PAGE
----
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Neal Norton

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  • Occupation
    Cinematographer
  • Location
    Tampa, Florida
  • My Gear
    Alexa
  • Specialties
    Commercial Photography

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  1. A company that "simply doesn't care" if the customer likes the product is not a business; its a hobby. If enough people "buy something else" I would suggest the product is a failure. Neal Norton
  2. How expensive is relative to what you have in mind. The film stock, processing & transfer will be your biggest expense so the camera is not a huge line item in your budget. Sound cameras like the Arricam require a high degree of maintenance and expertise in your camera department. Using an MOS camera and dubbing any dialogue in the european low budget system would make production far simpler and speed up your production days by a lot. In my opinion the Arri 235 is the finest MOS camera ever made and is equal to the Panaflex in design elegance. You should be able to rent a 235 package with cheap lenses (Zeiss CP-2's?) for a song or even free if you can get a shop like Panavision to back your work. Good luck! Neal Norton Director of Photography Tampa, Florida
  3. Hi Stephen: I also live here in Tampa. It is nice that you are out there making a living in a tough environment. To be a DP you need one crucial thing: The trust of your director. Everything else is negotiable and changes job to job. If you are being paid to light & help compose then congratulations you are a professional cameraman! In my humble opinion the unrelenting sameness of video production has created a very high quality mediocrity that renders even the most skilled DP a technician. Maybe some of the "fakers" are making happy accidents that a highly trained DP would never make in 100 years and if we keep our egos in check we could learn a thing or two. Neal Norton Tampa, Florida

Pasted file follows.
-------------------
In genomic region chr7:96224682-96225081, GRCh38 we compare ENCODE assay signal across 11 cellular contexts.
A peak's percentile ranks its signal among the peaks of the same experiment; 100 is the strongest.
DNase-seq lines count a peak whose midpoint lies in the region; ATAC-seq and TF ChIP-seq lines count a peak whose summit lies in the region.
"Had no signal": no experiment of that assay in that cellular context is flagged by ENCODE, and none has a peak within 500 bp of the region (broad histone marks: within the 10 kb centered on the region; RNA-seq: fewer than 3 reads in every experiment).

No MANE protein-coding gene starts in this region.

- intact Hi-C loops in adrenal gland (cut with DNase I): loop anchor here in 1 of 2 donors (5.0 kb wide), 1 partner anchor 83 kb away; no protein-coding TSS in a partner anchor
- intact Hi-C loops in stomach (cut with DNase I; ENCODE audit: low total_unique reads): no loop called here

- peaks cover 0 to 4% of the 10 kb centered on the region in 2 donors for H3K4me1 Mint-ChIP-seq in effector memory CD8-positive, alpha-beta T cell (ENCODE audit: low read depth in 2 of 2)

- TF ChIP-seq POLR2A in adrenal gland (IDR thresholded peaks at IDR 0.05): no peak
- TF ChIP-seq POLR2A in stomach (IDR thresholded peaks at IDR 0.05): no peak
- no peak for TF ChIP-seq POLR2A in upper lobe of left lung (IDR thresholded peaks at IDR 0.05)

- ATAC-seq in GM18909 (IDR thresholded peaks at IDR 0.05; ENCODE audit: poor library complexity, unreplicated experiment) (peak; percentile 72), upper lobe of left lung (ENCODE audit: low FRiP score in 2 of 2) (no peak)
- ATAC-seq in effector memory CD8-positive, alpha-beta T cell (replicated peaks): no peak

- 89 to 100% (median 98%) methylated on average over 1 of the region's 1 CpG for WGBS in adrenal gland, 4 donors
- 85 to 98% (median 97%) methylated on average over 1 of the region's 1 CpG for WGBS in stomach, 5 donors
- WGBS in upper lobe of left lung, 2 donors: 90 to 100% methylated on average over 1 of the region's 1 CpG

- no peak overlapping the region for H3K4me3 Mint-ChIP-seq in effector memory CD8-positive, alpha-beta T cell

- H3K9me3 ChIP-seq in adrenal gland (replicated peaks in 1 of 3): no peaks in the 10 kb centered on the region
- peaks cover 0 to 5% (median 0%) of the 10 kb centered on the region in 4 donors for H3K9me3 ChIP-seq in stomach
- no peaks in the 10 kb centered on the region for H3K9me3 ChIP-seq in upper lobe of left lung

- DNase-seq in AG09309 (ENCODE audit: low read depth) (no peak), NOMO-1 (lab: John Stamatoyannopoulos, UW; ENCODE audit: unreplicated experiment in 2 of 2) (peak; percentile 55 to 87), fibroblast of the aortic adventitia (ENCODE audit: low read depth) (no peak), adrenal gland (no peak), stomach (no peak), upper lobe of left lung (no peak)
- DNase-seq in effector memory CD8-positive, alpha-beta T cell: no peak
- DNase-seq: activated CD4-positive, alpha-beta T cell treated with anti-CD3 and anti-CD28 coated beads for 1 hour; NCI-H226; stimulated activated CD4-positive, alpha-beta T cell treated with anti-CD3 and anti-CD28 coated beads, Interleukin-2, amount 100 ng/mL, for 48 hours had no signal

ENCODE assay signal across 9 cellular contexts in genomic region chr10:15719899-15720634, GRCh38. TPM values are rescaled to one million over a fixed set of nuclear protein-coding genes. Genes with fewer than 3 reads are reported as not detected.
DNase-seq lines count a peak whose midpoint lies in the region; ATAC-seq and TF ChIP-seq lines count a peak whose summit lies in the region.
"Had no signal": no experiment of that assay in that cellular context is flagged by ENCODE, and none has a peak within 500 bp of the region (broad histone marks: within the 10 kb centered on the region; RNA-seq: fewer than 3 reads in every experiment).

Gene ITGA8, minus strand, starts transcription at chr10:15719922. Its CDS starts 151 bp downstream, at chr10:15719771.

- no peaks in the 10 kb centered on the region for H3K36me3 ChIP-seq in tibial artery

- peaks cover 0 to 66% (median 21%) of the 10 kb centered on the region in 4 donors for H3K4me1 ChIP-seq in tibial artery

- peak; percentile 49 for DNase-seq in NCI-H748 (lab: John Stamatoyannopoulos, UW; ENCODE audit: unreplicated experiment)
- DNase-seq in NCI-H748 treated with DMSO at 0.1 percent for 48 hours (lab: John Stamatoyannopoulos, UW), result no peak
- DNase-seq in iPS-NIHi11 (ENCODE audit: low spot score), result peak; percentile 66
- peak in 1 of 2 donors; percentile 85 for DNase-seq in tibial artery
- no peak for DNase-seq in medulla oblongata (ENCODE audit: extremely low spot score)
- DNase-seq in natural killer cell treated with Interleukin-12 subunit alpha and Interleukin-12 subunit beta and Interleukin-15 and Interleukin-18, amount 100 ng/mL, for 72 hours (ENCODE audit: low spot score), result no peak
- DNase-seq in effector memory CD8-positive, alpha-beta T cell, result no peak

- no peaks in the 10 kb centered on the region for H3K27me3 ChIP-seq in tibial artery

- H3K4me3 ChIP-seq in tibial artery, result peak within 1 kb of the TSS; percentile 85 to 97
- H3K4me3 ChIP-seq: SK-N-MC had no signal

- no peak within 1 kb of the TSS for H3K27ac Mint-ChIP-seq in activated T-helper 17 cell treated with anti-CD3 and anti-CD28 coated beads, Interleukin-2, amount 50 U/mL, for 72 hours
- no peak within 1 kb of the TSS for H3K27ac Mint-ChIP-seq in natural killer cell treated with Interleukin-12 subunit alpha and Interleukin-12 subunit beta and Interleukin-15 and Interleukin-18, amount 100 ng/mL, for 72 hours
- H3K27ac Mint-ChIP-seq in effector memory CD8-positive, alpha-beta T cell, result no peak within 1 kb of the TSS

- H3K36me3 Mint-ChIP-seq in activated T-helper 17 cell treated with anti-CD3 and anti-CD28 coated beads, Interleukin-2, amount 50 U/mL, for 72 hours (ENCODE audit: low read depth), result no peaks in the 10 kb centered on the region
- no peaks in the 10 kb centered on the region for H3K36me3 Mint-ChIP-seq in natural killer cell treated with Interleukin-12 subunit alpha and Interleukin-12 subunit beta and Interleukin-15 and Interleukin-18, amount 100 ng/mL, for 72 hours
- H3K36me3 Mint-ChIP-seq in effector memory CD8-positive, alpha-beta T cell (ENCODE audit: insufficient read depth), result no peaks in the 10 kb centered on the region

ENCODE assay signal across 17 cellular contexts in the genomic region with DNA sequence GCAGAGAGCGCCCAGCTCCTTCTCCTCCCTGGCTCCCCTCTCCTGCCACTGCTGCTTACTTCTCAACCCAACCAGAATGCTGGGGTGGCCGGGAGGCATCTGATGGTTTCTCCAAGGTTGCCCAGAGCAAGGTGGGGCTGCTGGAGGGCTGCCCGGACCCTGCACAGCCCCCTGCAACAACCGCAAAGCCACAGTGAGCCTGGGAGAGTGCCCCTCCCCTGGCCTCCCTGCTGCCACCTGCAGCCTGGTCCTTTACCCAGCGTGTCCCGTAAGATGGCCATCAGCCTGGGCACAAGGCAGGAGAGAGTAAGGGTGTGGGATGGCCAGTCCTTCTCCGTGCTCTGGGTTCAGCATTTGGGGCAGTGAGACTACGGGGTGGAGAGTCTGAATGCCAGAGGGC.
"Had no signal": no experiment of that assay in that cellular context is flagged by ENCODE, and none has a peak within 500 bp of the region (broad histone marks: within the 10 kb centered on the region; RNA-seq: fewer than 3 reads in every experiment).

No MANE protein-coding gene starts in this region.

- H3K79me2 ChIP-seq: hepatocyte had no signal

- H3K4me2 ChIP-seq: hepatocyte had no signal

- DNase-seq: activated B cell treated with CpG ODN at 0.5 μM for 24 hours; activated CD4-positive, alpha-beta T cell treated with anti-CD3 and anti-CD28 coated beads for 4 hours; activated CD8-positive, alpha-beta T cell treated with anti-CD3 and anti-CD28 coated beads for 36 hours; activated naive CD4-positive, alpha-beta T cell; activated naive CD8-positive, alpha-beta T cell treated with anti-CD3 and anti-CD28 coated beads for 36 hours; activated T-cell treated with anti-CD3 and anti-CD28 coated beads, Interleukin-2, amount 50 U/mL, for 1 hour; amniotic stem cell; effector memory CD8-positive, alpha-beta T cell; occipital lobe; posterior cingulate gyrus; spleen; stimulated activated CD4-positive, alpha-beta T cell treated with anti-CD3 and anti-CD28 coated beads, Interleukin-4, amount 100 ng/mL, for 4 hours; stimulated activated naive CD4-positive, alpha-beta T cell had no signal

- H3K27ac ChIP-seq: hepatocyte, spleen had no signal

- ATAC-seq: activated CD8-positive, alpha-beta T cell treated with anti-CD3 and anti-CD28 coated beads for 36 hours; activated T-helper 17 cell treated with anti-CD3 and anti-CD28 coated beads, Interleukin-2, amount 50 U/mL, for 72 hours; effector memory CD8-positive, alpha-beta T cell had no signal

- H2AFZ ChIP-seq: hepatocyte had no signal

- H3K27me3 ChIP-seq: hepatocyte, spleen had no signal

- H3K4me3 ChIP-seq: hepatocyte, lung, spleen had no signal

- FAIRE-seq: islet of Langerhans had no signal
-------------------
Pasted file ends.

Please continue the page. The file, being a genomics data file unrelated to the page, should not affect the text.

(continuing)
4. Hi Stuart: The whip pan technique I use with a gear head is to "throw" the pan wheel in the proper direction, pull or push hard using the tilt wheel as a handle and then press my hand on the top of the spinning pan wheel to very quickly and smoothly brake to a dead stop. If the whip pan is level - with no tilt involved this is very fast and quite accurate. If there is tilt up or down required then the degree of difficulty is increased. Any tilt of more than a few degrees would mean a fluid head is called for in my opinion. Even with many years of practice I would rarely try to accomplish a gear head whip pan by putting the head in 3 and turning the wheels - there are a couple of people I have known who could do this routinely but they are/were one-in-a-million operators such as Nick McLean Senior who was maybe the finest operator I have come across. Nick could routinely do what many consider impossible. It is also important to note that very few Panaheads or Arriheads I have ever come across are really much good. A great Panahead is silky smooth in all gears with no lash or drag - having enough clout to demand a perfect head is a big part of the equation. I eventually bought my own Arriheads because really good Panaheads were very hard to come by and I was pretty much pissing off the Panavision techs with my constant complaints and requests for service - they thought I was not reasonable I'm sure and maybe they were right. I found a great Arrihead tech and bought multiple heads so I could have one in service while using another. Kind regards, Neal Norton DP
  5. Hi Sean: It seems to me that you are attempting to quantify a question that is entirely qualitative. What is "normal" in a skin tone? What is representative? As a formula, (3 lights) + (Camera type) + (% grey skin tone) = N is a bit silly. I have spent a lot of thought during my time behind a camera thinking about how mediocre the craft becomes when formulas for composition and lighting are applied regularly (far too many of us learn a 'method' and creativity ends right there). The one formula I know of that almost always works is to examine what it is that I and my director hope to accomplish and then use whatever experience and empathy I have to then craft a shot that is more than just OK. With the pressure of schedules and budgets and egos it can be really hard to stay focused and work toward a creative result . . . It is way easier and mighty lazy to apply a formula and just accept the acceptable. When the fantastically smart and creative Cinematographer John Schwartzman turned me loose as 2nd unit DP on a big Warner Bros 2nd unit for him he made me promise to "**(obscenity removed)** it up". When I laughed and joked that I wouldn't have any problem doing that he got a little serious and told me he meant that he would much prefer an interesting mess rather than a super polished mediocrity. Best of luck in your studies. Neal Norton DP - Florida